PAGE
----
Please note that Mommsen uses the AUC chronology (Ab Urbe Condita), i.e. from the founding of the City of Rome. You can use this reference table to have the B.C. dates
From: The History of Rome, by Theodor Mommsen
Translated with the sanction of the author by William Purdie Dickson
Secession to the Sacred Mount
The immediate crisis however proceeded not from those who felt the disabilities of their order, but from the distress of the farmers. The rectified annals place the political revolution in the year 244, the social in the years 259 and 260; they certainly appear to have followed close upon each other, but the interval was probably longer. The strict enforcement of the law of debt--so runs the story--excited the indignation of the farmers at large.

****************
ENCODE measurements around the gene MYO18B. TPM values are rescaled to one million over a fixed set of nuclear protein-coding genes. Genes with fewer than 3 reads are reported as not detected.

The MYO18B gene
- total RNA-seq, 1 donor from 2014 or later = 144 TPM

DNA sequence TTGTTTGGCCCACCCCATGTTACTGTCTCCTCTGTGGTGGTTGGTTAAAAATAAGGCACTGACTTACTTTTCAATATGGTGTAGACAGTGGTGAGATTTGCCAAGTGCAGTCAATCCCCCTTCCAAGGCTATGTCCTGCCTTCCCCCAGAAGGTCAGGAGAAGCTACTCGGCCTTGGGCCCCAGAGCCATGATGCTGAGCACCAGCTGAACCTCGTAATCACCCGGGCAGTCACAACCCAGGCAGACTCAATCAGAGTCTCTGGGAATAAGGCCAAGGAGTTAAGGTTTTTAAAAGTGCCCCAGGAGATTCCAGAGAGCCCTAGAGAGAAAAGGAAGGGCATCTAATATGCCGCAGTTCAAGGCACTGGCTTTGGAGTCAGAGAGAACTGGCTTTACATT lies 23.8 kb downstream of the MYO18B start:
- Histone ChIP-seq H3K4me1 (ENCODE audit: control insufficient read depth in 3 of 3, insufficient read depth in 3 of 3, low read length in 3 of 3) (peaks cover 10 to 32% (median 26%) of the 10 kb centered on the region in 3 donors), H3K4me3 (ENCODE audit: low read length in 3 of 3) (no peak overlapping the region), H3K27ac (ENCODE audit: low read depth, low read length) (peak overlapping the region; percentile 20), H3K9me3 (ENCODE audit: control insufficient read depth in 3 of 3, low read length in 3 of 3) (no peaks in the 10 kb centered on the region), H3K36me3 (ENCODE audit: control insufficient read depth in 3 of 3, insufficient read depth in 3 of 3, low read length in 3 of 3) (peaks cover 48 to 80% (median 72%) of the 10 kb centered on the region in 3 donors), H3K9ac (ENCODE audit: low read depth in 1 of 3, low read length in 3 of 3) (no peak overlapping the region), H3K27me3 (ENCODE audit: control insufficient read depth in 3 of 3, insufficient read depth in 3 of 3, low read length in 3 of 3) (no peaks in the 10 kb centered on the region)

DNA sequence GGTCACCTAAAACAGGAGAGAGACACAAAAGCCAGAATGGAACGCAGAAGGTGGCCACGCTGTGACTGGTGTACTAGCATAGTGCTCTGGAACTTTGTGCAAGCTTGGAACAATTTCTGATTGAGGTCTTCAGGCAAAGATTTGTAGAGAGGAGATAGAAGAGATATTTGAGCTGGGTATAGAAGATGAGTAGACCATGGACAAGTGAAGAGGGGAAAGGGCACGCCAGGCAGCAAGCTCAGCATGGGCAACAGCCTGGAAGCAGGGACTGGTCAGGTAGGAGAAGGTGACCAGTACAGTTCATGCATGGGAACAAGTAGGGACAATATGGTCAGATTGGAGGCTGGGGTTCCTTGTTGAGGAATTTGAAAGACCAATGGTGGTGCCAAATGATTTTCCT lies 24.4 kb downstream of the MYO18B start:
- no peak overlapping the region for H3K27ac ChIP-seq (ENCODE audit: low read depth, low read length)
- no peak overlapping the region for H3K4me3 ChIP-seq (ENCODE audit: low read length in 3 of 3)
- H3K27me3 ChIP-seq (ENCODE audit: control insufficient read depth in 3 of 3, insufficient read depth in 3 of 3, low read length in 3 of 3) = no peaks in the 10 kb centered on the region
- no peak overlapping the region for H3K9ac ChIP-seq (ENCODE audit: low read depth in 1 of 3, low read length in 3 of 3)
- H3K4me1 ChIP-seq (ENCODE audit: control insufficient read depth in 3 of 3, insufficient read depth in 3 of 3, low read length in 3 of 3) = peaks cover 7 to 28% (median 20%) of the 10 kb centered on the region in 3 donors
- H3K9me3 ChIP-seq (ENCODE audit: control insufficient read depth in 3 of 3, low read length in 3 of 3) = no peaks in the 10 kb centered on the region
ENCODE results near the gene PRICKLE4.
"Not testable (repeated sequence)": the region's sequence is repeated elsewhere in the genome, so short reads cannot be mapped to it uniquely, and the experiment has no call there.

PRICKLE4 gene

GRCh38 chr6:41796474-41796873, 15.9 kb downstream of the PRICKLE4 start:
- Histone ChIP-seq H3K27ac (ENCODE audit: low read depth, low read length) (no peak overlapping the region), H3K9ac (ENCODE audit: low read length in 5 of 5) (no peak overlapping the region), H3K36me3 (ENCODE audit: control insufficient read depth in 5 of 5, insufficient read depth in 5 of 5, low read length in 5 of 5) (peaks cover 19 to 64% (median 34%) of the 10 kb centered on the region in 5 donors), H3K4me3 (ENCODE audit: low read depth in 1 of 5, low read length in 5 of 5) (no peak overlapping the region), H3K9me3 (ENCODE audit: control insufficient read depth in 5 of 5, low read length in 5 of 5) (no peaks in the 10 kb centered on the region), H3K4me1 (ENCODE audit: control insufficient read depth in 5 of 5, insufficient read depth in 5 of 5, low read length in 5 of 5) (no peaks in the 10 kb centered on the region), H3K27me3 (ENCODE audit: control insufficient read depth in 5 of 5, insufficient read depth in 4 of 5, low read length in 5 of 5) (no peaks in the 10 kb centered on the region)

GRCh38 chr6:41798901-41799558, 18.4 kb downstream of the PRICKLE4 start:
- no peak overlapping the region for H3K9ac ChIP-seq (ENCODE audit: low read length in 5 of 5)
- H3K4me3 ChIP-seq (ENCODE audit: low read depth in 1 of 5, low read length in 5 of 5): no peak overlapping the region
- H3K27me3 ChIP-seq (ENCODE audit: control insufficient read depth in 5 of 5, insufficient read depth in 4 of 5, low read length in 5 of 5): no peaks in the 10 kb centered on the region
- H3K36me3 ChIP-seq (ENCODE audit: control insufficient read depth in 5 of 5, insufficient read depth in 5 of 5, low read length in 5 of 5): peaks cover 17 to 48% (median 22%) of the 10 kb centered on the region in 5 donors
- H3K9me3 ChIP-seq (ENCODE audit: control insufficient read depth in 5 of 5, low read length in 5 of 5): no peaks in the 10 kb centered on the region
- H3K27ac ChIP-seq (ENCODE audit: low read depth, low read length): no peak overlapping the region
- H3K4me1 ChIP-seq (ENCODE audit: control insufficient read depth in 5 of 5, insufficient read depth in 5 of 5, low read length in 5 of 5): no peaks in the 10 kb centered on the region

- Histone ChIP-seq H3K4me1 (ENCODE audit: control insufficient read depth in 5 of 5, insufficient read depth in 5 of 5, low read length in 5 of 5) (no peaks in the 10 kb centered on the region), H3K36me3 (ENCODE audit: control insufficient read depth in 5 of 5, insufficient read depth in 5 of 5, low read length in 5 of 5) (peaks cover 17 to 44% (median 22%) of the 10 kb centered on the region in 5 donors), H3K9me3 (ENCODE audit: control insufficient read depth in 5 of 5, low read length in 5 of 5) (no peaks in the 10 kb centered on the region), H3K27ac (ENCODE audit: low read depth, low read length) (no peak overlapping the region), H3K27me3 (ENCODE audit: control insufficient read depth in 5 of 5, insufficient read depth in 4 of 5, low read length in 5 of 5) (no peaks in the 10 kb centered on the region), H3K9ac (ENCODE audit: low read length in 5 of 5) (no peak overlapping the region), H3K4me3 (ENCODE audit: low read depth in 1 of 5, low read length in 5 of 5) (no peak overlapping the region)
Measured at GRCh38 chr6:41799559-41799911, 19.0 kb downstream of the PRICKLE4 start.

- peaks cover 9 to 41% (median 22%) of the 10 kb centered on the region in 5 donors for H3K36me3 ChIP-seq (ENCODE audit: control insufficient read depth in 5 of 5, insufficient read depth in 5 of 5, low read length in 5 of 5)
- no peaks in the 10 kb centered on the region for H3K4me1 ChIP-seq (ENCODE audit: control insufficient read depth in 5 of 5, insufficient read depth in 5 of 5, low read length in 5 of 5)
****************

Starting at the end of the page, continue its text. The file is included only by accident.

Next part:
When in the year 259 the levy was called forth for a dangerous war, the men bound to serve refused to obey the command. Thereupon the consul Publius Servilius suspended for a time the application of the debtor-laws, and gave orders to liberate the persons already imprisoned for debt as well as prohibited further arrests; so that the farmers took their places in the ranks and helped to secure the victory. On their return from the field of battle the peace, which had been achieved by their exertions, brought back their prison and their chains: with merciless rigour the second consul, Appius Claudius, enforced the debtor-laws and his colleague, to whom his former soldiers appealed for aid, dared not offer opposition.
It seemed as if collegiate rule had been introduced not for the protection of the people, but to facilitate breach of faith and despotism; they endured, however, what could not be changed. But when in the following year the war was renewed, the word of the consul availed no longer.
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Reference address : https://www.ellopos.net/elpenor/rome/2-02-tribunate-plebs-decemvirate.asp?pg=10